The latest update from a European study that has followed men with prostate cancer for more than a decade leaves the debate about the advantages of aggressive treatment versus "watchful waiting" undecided.
The findings were published in the Journal of the National Cancer Institute.
The advantage in survival seen for men who underwent surgery to remove the prostate gland disappeared after 10 years.
While deaths attributed to cancer continued to be lower among those having surgery, the overall death rate for both groups was the same, according to the researchers with the Scandinavian Prostate Cancer Group.
The meaning of the study for men now being diagnosed with prostate cancer is uncertain, because the study began before the use of testing for prostate-specific antigen (PSA), today's primary method of diagnosis, the researchers add.
"In settings with a large proportion of PSA-detected tumors, the relative reduction in risk of death following radical prostatectomy [removal of the gland] might be somewhat larger or similar to that in our study, but the absolute reduction would be smaller," they say.
Dr. Yu-Ning Wong, at Fox Chase Cancer Center in Philadelphia, says it is "unclear how these results apply to the patients we are taking care of today. They show how many questions remain unanswered."
Dr. Wong led a previous study that found an apparent benefit in survival for men who had aggressive surgical treatment of early prostate cancer. But it was not a randomized, controlled trial - the gold standard for medical research.
"Basically, I don't think we know the right answer about what to do," she says.
Prostate cancer is diagnosed in about one of every six American men. There is currently no way to distinguish between a cancer that will grow so slowly that it poses little danger to life from one that can grow aggressively enough to be fatal.
A common medical saying is that "more men die with their prostate cancer than of it."
Uncertainty about prostate cancer treatment has led to a new federal recommendation that men over 75 should not have PSA tests because the risks of treatment outweigh the benefits.
A final answer about whether surgery and other aggressive treatment is preferable to merely watching the course of the disease will not come for years, says Dr. Wong.
A controlled trial is under way in Europe, and one is planned for the US, she says.
Meanwhile, the decision about treatment versus watchful waiting must be made for each individual, explains Dr. Wong.
"I have discussions with a patient about his other medical conditions, his age, his willingness to receive treatment that may have long-term side effects, weighed against the risk that he may develop an aggressive cancer," she says.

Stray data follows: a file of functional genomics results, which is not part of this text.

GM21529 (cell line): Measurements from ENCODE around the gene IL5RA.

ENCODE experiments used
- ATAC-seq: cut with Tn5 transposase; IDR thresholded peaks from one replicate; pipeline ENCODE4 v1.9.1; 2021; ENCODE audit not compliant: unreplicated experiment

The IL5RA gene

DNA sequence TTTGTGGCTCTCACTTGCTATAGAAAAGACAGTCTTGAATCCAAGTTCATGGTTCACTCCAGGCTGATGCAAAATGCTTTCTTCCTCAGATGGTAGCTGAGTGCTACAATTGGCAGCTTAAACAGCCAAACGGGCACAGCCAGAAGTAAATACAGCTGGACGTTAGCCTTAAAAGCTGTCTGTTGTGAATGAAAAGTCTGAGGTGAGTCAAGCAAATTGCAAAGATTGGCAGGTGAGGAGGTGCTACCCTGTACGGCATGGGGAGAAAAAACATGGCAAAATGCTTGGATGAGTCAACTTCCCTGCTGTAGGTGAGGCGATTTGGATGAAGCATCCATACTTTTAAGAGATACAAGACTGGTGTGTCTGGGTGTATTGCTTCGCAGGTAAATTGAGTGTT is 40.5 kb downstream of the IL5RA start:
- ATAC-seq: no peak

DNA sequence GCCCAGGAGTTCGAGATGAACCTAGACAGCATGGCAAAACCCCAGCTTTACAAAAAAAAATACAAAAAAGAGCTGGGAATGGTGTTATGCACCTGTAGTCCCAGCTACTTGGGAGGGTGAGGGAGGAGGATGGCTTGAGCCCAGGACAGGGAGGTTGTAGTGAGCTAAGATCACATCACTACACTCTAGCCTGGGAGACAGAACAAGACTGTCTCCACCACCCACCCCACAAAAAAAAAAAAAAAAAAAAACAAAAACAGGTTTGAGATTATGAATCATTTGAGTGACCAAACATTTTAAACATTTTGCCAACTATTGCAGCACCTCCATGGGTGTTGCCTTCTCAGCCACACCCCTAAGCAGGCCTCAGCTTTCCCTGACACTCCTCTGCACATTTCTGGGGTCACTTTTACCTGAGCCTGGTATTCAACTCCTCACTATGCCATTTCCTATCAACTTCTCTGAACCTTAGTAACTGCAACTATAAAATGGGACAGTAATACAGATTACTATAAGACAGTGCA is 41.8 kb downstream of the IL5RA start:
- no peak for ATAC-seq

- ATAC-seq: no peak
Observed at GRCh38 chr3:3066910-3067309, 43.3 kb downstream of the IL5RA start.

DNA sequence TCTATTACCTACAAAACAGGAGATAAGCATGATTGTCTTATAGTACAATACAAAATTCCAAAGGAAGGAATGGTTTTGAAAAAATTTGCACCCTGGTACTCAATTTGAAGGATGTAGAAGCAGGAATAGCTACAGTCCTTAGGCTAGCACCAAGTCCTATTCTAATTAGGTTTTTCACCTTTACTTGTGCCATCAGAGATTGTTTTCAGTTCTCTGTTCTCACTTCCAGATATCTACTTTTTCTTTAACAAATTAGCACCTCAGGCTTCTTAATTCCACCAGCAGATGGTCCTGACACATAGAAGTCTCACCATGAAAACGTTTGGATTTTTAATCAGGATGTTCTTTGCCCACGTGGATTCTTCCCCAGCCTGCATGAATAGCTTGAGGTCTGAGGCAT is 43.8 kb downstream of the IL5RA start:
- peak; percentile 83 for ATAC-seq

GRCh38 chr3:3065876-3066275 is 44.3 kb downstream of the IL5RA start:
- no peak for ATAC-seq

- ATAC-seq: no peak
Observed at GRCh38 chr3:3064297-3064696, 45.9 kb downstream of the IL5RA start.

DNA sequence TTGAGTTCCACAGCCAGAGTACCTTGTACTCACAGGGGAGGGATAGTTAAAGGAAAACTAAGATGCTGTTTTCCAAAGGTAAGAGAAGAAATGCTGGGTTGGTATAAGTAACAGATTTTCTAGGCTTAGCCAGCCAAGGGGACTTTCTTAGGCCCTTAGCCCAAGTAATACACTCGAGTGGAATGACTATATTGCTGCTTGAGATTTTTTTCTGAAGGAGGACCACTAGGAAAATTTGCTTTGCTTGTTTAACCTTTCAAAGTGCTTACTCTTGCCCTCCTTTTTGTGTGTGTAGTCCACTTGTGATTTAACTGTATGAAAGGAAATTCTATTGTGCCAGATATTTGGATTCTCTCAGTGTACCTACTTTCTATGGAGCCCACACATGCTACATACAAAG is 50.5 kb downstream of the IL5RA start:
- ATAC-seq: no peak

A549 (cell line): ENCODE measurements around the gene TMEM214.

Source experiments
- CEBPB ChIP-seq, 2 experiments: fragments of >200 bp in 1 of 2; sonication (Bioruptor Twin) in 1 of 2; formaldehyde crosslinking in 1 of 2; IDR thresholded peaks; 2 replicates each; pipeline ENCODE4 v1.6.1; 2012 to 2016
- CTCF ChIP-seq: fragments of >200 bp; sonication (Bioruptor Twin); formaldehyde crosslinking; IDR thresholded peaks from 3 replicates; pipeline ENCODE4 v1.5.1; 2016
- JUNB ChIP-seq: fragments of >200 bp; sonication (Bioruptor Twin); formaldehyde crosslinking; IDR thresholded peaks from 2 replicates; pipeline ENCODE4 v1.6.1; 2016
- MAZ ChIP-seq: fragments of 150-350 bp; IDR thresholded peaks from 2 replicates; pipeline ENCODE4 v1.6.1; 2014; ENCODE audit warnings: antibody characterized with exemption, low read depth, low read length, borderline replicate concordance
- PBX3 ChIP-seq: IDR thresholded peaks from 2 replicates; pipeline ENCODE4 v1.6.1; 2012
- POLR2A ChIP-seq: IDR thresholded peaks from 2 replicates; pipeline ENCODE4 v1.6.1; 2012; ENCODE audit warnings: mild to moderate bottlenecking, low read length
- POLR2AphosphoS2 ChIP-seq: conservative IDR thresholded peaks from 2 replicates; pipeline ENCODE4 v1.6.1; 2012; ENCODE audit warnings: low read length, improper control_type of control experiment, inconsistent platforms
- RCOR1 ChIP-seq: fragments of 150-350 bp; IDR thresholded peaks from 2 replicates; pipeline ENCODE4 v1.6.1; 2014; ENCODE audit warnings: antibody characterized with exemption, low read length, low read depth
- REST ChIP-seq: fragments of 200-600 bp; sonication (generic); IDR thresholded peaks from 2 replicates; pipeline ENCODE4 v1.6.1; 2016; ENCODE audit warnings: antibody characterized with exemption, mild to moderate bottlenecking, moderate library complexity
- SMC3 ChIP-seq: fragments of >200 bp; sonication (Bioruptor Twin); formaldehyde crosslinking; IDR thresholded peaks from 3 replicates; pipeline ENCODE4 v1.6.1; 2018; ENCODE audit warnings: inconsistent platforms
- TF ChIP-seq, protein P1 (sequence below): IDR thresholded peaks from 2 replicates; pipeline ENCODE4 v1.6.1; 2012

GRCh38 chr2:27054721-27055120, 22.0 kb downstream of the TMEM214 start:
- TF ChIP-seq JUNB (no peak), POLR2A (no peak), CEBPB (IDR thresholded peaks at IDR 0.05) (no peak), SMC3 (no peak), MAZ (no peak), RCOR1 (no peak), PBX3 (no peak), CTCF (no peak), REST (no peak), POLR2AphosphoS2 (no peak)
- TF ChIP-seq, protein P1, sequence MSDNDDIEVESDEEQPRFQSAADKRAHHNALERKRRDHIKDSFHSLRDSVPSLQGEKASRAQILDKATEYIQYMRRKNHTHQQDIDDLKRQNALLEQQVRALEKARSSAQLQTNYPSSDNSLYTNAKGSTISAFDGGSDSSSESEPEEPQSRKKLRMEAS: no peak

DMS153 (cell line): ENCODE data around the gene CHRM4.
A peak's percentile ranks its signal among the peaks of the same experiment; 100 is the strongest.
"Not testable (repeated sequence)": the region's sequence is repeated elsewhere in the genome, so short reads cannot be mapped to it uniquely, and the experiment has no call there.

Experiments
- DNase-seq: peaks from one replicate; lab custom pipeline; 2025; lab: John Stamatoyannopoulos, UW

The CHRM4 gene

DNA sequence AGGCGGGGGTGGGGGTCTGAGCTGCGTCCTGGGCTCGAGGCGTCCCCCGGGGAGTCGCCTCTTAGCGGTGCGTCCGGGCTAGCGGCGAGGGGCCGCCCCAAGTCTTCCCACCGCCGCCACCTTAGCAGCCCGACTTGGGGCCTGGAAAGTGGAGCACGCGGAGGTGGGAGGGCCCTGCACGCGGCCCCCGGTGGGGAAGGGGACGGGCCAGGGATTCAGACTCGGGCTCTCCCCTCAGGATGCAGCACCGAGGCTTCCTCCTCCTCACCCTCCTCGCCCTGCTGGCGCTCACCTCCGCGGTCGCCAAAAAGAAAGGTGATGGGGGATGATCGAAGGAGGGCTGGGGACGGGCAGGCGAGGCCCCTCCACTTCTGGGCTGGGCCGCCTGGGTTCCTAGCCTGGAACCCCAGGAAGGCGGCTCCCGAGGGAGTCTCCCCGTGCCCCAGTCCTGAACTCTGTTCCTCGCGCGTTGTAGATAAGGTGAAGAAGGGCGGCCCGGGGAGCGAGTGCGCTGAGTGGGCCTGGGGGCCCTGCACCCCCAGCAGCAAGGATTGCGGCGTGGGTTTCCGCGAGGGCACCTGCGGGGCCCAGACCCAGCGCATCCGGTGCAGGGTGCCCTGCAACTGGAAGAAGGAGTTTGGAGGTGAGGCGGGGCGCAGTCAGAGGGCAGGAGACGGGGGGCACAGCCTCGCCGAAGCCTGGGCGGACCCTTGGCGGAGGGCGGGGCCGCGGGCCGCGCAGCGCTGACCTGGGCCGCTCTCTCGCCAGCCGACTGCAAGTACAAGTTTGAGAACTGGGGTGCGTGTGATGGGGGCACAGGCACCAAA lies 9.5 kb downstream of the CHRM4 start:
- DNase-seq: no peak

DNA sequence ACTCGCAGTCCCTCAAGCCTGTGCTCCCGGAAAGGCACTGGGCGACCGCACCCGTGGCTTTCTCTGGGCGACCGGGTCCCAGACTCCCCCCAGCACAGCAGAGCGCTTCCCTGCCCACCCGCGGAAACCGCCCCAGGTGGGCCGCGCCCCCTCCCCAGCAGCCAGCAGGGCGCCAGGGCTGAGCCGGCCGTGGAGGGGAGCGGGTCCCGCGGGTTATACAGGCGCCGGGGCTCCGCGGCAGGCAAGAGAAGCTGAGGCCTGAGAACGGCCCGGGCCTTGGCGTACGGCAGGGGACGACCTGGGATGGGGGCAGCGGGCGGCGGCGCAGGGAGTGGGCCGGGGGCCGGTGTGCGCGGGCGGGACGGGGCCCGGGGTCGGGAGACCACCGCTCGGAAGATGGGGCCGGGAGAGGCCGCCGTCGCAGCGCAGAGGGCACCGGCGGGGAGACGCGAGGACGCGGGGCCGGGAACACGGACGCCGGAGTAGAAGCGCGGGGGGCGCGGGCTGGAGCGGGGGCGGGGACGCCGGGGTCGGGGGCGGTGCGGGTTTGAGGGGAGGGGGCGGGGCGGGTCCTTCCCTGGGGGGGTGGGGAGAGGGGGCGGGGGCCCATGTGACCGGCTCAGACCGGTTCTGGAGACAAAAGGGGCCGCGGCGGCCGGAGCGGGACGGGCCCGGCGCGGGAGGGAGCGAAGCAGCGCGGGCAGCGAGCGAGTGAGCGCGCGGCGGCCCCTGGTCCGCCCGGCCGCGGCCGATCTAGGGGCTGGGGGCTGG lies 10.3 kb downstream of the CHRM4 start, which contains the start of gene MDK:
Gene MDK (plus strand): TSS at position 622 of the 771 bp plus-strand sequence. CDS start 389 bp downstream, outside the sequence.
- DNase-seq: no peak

Stephen Zeliadt, Ph.D., a research scientist at the Fred Hutchinson Cancer Research Center in Seattle, says the new study "does provide evidence that intervention in the form of surgery does have a curative effect for some men. The question is, which men?"
Another question is whether the study results apply to "a screening population" of men who have PSA tests, notes Dr. Zeliadt. "With screening, you catch a lot of different types of cancer, and also at different ages. There is no information in the study on the age of detection."
So, Dr. Zeliadt adds, this study does not help solve the prostate cancer riddle.
"It probably makes it even more confusing," he says.
Dr. Peter T. Scardino, at Memorial Sloan-Kettering Cancer Center in New York City, says the study did offer an important finding: "The big benefit of treating potentially lethal prostate cancer comes early, in the first five to 10 years."
The study also "showed lots of benefits of surgery but did not find any benefit from surgery for men over the age of 65," he says.
Always consult your physician for more information.
Prostate cancer is the most common cancer among men, excluding skin cancer.
American Cancer Society (ACS) estimates for 2008 include 186,320 new cases of prostate cancer in the US.
Year 2008 estimates include 28,660 deaths occurring from prostate cancer in the US alone, making it the second leading cause of cancer death in men.
All men are at risk for prostate cancer. The risk increases with age, and family history also increases the risk.
African-American men are more than twice as likely to have prostate cancer than Caucasian men, and nearly a two-fold higher mortality rate than Caucasian men.
There are usually no specific signs or symptoms of early prostate cancer - which is why prostate screening is so important.
An annual physical examination, prostate-specific antigen (PSA) blood test, and digital rectal exam (DRE) provide the best chance of identifying prostate cancer in its earliest stages.
The following are the most common symptoms of prostate cancer:
The symptoms of prostate cancer may resemble other conditions or medical problems.
As a man gets older, his prostate may grow bigger and obstruct the flow of urine, or interfere with sexual function.
An enlarged prostate gland - a condition called benign prostatic hyperplasia - may require treatment with medicine or surgery to relieve symptoms.
This common benign prostate condition, which is not cancer, can cause many of the same symptoms as prostate cancer.
Always consult your physician for more information.
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